Decreasing Inappropriate Antibiotic Prescribing to Improve Patient Safety and Care

Jeffrey A. Linder, M.D., M.P.H.



“Inappropriate antibiotic prescribing exposes patients unnecessarily to the adverse effects of these medications and contributes to the creation of drug-resistant bacteria. Thanks to funding from AHRQ, we’re able to better understand clinician prescribing and develop interventions that improve antibiotic use."


Appropriate prescribing of antibiotics has been a key focus of research by Jeffrey A. Linder, M.D., M.P.H., Chief of the Division of General Internal Medicine and Geriatrics and the Michael A. Gertz Professor of Medicine at Northwestern University, for nearly 15 years.   

In a new study that Dr. Linder presented at Infectious Disease Week 2018, he analyzed more than 500,000 prescriptions from 514 outpatient clinics and found that clinicians prescribed antibiotics without an infection-related diagnosis nearly half of the time. But he is working to change that practice.

Dr. Linder’s AHRQ-funded work continues to help advance the field of antibiotic stewardship by increasing the field’s understanding of how antibiotics are prescribed in a variety of clinical settings, including through electronic health records, and testing ways to improve that practice. 

Dr. Linder started his AHRQ-funded research under a mentorship grant, which he used to design the “Improving Care for Acute Respiratory Infection” project.  That project led to the development of electronic medical record-based “Smart Forms" to help primary care providers improve treatment for acute respiratory infections (ARIs).  These forms standardized visit documentation, included clinical guidelines, and provided patient education materials. The Smart Forms also showed promise for increasing diagnostic accuracy and reducing unnecessary antibiotic prescriptions for ARIs when tested in clinical trials.

ARIs are the most common reason for ambulatory visits and account for about half of antibiotic prescribing in the United States. However, clinical guidelines generally discourage prescribing antibiotics for ARIs because these infections are usually caused by viruses, which don’t respond to antibiotics.  Antibiotics are generally only used for an ARI if it’s known that bacteria are causing the infection.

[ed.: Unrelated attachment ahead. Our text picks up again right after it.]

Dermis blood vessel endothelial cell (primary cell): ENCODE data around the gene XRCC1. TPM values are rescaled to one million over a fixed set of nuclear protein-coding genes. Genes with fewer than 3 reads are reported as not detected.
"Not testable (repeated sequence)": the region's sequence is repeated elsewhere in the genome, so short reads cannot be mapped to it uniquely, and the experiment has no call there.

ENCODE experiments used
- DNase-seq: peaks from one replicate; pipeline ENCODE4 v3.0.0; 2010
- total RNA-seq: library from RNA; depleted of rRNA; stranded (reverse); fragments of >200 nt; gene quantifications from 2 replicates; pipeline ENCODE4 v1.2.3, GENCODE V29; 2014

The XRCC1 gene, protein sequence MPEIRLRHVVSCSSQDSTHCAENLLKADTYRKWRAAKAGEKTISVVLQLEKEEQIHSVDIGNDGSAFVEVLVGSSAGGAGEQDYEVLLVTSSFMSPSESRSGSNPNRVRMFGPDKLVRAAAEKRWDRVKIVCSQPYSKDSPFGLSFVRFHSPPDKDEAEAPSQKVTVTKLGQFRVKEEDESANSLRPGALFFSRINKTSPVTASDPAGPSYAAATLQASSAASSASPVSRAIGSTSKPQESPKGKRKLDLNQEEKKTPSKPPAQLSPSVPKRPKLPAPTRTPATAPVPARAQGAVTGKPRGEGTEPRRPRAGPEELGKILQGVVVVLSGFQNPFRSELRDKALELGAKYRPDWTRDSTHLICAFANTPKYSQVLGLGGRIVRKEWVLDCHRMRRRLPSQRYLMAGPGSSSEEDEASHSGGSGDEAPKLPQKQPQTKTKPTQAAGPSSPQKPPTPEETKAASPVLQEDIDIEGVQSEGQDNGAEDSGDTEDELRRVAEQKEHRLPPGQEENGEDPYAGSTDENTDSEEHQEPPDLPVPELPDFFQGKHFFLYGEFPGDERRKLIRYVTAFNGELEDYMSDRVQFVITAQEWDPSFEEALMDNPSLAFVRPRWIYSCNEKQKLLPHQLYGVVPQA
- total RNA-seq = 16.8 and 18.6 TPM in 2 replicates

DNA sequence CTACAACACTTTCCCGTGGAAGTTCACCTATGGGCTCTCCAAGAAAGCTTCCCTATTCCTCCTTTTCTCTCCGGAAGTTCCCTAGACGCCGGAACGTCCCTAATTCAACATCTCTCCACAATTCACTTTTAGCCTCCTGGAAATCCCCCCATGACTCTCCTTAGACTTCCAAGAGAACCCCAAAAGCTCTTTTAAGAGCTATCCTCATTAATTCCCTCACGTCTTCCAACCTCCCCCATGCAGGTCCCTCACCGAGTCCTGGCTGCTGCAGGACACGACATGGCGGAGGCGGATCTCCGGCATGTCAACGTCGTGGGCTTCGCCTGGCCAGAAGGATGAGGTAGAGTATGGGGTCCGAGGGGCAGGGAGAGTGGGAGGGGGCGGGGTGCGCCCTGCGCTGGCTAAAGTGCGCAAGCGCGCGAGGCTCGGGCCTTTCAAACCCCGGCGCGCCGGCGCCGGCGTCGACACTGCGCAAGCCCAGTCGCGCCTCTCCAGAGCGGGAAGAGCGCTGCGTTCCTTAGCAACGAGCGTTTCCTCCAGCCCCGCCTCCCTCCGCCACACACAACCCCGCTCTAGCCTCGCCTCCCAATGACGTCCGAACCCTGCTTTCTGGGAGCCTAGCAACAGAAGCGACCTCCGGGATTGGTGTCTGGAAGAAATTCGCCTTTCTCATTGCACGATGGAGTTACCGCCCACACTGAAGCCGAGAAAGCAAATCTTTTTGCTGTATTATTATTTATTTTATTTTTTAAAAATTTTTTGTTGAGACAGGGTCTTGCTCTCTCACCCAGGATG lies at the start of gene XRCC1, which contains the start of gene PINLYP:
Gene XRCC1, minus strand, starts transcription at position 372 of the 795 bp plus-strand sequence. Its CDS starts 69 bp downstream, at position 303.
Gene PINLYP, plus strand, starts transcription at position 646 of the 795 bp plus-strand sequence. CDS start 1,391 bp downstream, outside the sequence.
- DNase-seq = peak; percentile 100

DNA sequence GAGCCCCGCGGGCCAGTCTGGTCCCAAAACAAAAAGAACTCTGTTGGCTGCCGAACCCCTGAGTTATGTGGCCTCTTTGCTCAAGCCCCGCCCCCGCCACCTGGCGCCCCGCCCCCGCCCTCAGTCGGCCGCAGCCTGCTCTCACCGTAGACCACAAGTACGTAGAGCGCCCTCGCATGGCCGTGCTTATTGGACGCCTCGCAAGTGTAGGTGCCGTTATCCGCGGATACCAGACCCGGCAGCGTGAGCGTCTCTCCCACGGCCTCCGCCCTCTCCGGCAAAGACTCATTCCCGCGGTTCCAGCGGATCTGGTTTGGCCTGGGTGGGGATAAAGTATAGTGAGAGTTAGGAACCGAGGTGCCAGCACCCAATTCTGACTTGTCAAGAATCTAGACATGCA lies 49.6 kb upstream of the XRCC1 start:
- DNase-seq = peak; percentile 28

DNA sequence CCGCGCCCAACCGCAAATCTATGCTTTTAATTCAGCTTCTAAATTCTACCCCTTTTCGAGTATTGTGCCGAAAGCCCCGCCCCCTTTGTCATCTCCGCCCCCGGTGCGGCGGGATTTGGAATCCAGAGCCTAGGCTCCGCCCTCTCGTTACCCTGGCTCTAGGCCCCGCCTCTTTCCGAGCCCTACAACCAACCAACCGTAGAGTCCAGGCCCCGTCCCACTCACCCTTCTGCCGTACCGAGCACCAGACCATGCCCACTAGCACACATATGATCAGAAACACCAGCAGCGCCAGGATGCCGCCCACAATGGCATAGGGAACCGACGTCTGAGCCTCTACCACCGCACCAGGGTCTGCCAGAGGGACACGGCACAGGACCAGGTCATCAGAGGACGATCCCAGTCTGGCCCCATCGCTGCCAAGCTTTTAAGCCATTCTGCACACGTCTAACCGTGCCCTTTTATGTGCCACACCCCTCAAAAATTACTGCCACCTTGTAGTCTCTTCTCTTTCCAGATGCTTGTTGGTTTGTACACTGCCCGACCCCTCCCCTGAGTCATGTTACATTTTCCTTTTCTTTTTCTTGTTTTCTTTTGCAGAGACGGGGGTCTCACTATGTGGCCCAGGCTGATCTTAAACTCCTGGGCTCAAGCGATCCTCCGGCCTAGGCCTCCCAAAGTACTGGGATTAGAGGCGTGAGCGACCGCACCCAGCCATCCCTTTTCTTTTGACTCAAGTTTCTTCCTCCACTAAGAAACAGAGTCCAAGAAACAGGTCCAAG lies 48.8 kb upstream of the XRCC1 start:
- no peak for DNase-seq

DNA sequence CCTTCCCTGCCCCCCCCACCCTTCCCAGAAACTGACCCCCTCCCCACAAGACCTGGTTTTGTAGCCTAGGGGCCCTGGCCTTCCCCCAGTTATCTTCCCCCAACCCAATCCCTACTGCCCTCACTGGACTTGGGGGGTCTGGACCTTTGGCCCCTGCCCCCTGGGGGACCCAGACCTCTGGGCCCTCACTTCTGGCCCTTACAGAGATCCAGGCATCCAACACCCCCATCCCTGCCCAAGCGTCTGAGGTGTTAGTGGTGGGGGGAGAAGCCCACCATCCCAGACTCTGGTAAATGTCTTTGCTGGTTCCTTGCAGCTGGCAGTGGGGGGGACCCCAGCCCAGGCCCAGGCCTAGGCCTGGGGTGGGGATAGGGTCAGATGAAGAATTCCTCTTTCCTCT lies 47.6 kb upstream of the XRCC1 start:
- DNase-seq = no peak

Building in ways to help clinicians prescribe antibiotics appropriately at the point of care, for ARIs and other conditions, is an important step in preserving the long-term effectiveness of these drugs. The more antibiotics are used, the more bacteria become resistant to them.  

Dr. Linder leveraged the experience he gained in his mentorship grant to launch another AHRQ-funded study that developed and implemented a quality dashboard to track patient data and provide metrics on clinician prescribing. This gave clinicians real-time feedback on their antibiotic prescribing patterns and best practices.

Dr. Linder’s more recent research has focused on the breadth and depth of inappropriate antibiotic prescriptions for ARIs across multiple medical settings.  In an AHRQ-funded study, he demonstrated that, despite decades of educational efforts and guidelines designed to improve appropriate antibiotic prescribing for acute bronchitis, for which antibiotics are not necessary, primary care and emergency department physicians still inappropriately prescribed antibiotics for this condition 71 percent of the time between 1996 and 2010.  More recently, together with collaborators, he found that inappropriate antibiotic prescriptions given to adults younger than 65 decreased by 12 percent, indicating that newer initiatives may be having some positive impact on clinician prescribing behavior. 

Along with a national group of collaborators, Dr. Linder has also been applying behavioral economic and social psychology principles to decrease inappropriate antibiotic prescribing. The group found that certain interventions reduced the rate of inappropriate prescriptions from 20 percent to 4 percent.

Dr. Linder is a standing member of the AHRQ Healthcare Safety and Quality Improvement Study Section.  He continues to research ways to help clinicians use antibiotics appropriately to keep patients safe from the unintended consequences of the medications and to slow the development of antibiotic-resistant bacteria. 

Principal Investigator: Jeffrey A. Linder, M.D., M.P.H., Michael A. Gertz Professor of Medicine and the Chief of the Division of General Internal Medicine and Geriatrics at Northwestern University
Institution: Brigham and Women’s Hospital and Northwestern University
Grantee Since: 2004
Type of Grant: Various

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Page last reviewed October 2018
Page originally created October 2018
Internet Citation: Decreasing Inappropriate Antibiotic Prescribing to Improve Patient Safety and Care. Content last reviewed October 2018. Agency for Healthcare Research and Quality, Rockville, MD.
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